Relief Society Lesson #23 The Prophet Joseph Smith

Every manual in the Teachings of the Presidents of the Church manuals has at least one lesson on Joseph Smith. Before going into the lesson, I’ll link to a few other RS lessons we’ve done here at the Exponent on Joseph Smith.

The Prophet Joseph Smith from the Spencer W. Kimball manual
The Prophet Joseph Smith, God’s Instrument in Restoring the Truth from the George Albert Smith manual
Relief Society Lesson 47: “Praise To The Man”: Latter-Day Prophets Bear Witness Of The Prophet Joseph Smith from the Joseph Smith manual

I would like to start with a quick personal story and some feelings I had while first skimming the lesson to get a sense of it.

Last year when I was meeting with my stake president to renew my temple recommend and going through the appropriate “yes” and “no” responses, there was one question where I stopped and said, “Well, I try…” The stake president looked at me and said, “I don’t want any answers other than ‘yes’ or ‘no.'” So I rephrased my answer into “yes” and was given a recommend. What was the question? “Are you honest in your dealings…?” The honesty question feels a bit like a trick question- who really is 100% honest in everything? Saying you are is obviously a lie! It’s a catch-22. I  am not honest with my fellow people at all times, though like I originally stated, I do try.

So when first skimming this chapter and reading headings which included phrases like, “he was a pure, sincere, honest young man,” “maintained his honesty and high moral character,” and “free from hypocrisy,” I felt that either Lorenzo Snow wasn’t being fully honest himself, or the compilers of this manual weren’t. Because claiming a person to be that honest is unreal and even suspicious to me. But amidst some mental eye rolls, I gave Lorenzo Snow a bit of a pass: after all, he was remembering experiences decades later and it’s human nature to remember our heroes as “larger than life.”

While reading the lesson closer, the stories that struck me most gave Joseph Smith more dimensionality. The opening story shows Joseph Smith as both a person who was jovial and sociable as well as power speaker who “spoke with great force and eloquence.” When Lorenzo Snow describes his first experience listening to Joseph Smith speak he states, “At first he seemed a little diffident [hesitant] and spoke in rather a low voice, but as he proceeded he became very strong and powerful, and seemed to affect the whole audience with the feeling that he was honest and sincere.” Still later Snow states, “At times he [Joseph Smith] spoke lightly, and at other times he explained the mysteries of the kingdom.” I would say that these personalities of Joseph Smith give us a better picture of the humanity and approachable nature of Joseph Smith. I can’t relate to a person who is “free from hypocrisy” but I can relate to a person who shows his anxiety while speaking to a group and gains confidence as he continues.

In a classroom setting I would probably have volunteers read the stories referenced above and then discuss the many faces of people. “Can you share an experience when you were intimidated by a person, but then getting to know them found them personable?” Ask the class to evaluate themselves and how they portray themselves in different situations. Do you take on personas? When do you feel most like yourself and what is special about those situations?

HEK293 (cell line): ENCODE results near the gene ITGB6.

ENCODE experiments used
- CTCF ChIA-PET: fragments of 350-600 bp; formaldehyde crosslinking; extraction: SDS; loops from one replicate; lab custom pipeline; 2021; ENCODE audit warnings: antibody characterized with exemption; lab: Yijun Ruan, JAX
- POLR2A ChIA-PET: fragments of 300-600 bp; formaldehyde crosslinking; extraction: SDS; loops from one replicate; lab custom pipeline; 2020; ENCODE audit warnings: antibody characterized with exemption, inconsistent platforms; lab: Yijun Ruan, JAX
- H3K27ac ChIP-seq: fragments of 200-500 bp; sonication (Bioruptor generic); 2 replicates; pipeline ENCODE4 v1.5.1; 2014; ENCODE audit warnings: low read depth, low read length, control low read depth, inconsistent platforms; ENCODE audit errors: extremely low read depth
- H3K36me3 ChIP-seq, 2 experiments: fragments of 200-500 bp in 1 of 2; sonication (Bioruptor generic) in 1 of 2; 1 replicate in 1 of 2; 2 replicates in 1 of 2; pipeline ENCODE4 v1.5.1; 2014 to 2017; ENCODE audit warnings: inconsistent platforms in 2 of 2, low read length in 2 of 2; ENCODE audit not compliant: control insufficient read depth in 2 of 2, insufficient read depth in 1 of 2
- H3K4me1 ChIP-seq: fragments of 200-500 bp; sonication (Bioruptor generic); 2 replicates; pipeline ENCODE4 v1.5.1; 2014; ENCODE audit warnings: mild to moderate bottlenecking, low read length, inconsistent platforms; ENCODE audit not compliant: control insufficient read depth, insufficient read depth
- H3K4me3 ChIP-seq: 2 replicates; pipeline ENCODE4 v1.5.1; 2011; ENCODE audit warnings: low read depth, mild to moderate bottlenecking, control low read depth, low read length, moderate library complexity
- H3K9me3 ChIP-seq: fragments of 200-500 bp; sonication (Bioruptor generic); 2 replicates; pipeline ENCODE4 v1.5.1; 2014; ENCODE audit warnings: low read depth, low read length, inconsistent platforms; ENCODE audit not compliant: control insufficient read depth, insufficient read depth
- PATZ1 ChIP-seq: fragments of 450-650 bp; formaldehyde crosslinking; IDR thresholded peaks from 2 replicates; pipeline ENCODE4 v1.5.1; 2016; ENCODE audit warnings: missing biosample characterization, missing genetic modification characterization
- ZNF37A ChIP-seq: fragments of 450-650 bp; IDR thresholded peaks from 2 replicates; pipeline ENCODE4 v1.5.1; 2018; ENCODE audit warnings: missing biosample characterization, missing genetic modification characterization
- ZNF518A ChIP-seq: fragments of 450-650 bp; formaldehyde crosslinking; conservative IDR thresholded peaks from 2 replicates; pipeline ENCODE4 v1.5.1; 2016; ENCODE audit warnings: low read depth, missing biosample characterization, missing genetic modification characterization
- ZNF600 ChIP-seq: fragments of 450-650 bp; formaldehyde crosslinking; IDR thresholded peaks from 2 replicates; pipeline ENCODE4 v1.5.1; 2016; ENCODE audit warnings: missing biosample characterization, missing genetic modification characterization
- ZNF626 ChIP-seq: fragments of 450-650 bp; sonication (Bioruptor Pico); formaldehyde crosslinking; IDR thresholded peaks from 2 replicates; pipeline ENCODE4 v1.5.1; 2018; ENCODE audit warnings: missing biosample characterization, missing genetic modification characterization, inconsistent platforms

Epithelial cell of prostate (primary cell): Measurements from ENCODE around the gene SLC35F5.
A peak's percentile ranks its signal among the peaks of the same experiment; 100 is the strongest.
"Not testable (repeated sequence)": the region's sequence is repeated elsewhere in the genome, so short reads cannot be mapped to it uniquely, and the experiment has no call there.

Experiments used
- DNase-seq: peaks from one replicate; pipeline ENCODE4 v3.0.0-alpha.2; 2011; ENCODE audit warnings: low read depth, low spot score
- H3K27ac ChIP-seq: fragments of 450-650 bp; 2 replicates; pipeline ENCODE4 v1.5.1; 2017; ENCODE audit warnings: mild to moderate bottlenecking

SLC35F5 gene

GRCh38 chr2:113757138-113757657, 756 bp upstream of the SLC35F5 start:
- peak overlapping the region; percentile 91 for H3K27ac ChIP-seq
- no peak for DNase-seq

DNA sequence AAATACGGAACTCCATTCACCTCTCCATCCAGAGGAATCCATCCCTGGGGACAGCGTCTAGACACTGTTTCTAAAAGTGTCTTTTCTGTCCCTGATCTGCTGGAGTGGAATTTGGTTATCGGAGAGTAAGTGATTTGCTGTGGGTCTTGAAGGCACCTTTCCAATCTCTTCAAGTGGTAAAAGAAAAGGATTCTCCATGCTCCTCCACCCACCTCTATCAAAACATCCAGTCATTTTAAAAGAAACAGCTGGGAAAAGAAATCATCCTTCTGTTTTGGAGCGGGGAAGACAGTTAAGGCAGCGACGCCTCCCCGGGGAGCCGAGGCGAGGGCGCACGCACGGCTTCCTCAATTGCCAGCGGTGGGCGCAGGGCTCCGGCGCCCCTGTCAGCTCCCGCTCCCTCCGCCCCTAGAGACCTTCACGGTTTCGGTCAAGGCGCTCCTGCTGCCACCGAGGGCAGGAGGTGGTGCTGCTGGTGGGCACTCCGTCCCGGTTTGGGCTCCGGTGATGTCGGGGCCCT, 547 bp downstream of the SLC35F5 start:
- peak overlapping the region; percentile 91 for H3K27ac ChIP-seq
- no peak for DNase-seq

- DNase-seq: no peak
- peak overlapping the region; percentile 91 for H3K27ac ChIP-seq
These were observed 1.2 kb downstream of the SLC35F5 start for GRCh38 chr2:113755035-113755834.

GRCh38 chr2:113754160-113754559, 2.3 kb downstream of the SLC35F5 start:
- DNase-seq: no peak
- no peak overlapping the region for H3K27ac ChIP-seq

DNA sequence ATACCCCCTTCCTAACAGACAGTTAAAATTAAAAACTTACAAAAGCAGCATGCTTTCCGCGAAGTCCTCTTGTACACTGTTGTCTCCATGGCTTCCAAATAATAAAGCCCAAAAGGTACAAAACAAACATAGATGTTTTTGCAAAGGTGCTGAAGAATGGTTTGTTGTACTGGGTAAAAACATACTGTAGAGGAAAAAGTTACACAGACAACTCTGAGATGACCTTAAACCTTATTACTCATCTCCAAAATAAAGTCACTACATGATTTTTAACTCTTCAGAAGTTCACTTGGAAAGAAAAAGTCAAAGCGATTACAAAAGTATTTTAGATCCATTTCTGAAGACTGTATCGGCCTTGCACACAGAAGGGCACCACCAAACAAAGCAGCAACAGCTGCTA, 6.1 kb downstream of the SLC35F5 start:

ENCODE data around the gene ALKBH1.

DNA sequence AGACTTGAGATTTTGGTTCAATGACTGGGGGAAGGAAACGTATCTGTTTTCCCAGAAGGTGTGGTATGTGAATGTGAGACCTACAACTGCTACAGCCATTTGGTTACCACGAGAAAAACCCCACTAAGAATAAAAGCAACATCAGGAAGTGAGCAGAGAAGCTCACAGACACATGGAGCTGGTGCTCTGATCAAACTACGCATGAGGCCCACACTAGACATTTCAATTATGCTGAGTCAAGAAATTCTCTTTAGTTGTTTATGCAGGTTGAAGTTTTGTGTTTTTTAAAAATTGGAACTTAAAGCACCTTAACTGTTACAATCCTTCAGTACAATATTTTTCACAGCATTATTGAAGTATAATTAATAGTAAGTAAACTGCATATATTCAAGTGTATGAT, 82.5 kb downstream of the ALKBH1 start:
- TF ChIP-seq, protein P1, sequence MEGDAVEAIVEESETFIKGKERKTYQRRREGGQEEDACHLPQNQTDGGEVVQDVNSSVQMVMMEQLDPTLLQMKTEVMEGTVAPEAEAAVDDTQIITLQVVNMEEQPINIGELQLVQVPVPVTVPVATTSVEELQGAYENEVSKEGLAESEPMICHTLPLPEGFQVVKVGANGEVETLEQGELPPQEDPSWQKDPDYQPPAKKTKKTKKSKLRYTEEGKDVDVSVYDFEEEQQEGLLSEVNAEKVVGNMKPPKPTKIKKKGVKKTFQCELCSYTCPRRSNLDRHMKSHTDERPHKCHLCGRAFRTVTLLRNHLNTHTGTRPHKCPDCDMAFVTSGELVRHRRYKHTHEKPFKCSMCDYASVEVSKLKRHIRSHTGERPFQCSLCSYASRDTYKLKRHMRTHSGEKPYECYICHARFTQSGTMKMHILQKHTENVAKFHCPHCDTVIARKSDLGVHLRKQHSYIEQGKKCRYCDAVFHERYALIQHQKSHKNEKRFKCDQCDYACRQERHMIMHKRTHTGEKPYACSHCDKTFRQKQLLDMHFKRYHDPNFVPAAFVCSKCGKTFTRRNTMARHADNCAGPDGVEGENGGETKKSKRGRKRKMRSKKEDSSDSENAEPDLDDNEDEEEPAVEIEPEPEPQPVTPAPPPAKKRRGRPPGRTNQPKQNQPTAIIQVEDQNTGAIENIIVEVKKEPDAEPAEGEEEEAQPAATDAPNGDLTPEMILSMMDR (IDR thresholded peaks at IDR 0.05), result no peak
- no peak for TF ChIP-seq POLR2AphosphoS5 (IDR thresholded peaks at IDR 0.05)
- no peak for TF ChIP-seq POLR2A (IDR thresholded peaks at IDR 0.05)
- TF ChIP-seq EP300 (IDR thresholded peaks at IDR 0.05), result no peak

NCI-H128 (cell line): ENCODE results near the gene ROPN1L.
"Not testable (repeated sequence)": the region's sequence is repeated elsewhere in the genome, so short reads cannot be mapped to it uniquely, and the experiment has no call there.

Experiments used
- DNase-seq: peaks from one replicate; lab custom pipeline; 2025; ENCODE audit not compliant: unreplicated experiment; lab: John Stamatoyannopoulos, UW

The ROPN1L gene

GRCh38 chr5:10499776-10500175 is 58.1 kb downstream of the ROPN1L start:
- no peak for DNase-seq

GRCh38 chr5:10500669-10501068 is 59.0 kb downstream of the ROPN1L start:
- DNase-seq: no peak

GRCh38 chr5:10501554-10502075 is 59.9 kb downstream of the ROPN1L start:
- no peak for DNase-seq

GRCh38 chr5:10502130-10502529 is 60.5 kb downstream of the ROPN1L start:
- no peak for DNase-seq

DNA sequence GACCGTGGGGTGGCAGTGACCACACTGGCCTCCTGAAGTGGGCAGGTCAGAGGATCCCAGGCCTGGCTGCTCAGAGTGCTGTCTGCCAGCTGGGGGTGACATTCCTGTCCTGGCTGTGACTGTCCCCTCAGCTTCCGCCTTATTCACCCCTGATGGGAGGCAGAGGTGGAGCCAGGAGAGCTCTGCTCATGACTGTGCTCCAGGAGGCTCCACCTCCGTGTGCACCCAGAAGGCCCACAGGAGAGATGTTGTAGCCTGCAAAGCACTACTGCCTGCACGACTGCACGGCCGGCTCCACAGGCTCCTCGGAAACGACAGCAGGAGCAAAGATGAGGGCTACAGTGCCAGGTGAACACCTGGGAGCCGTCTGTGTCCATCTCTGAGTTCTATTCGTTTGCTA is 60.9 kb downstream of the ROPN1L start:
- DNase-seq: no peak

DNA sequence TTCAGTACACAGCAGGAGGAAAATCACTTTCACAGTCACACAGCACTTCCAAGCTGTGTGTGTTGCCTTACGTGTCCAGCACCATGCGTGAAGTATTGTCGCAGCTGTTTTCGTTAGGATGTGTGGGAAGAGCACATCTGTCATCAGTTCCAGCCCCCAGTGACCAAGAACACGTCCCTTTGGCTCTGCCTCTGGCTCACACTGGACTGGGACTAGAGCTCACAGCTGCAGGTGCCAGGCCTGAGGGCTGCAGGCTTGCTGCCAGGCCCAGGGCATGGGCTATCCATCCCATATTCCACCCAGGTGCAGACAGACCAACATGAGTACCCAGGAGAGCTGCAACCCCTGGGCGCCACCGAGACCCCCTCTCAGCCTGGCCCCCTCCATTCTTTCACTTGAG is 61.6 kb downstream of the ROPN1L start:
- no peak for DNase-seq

A good portion of this lesson is devoted to highlighting Joseph Smith’s lively and playful nature. There are stories of Joseph Smith roughhousing and playing sports with his friends and with children. The story where he responds to his brother’s concern that play was not approrpriate for a prophet by stating, “Brother Hyrum, my mingling with the boys in a harmless sport like this does not injure me in any way, but on the other hand it makes them happy and draws their hearts nearer to mine” reminded me of Luke 18:16, “But Jesus called them unto him, and said, Suffer little children to come unto me, and forbid them not: for of such is the kingdom of God.”

Ask the class what they like to do for fun, what makes them laugh. List all these things on the board. I imagine this will encourage a lot of participation; we love to talk about the things we love! If you need to trigger some ideas, this can include sports, music, dances, shows, movies, arts, games, classes, tasks, goals, vacations, holidays, traditions, etc. Ask the class to think about the last time they had a good laugh or had the thought, “Wow, this is really fun!” Perhaps challenge the class to schedule or plan to do something they really enjoy this week or meet up with someone who is really fun to be around.

The last third of this lesson is devoted to Lorenzo Snow bearing testimony of Joseph Smith. You can bear your own testimony of Joseph Smith or share quotes from the lesson. I particularly liked the paragraph, “What is the nature of our testimony?…” and the sentence earlier in the lesson, ” There never was a man that possessed… more devotedness to the interest of mankind than the Prophet Joseph Smith.”

I hope that this lesson helps make Joseph Smith more accessible as well as let us think about how we can open up to the people around us, enjoy life, and work towards building the relationships that are so important to building Zion.


TopHat is putting her roots down in the Bay Area with her husband and three children. She loves the earth, yarn, and bicycling.

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2 Responses

  1. December 30, 2013

    […] 2. Relief Society Lesson #23: The Prophet Joseph Smith by TopHat […]

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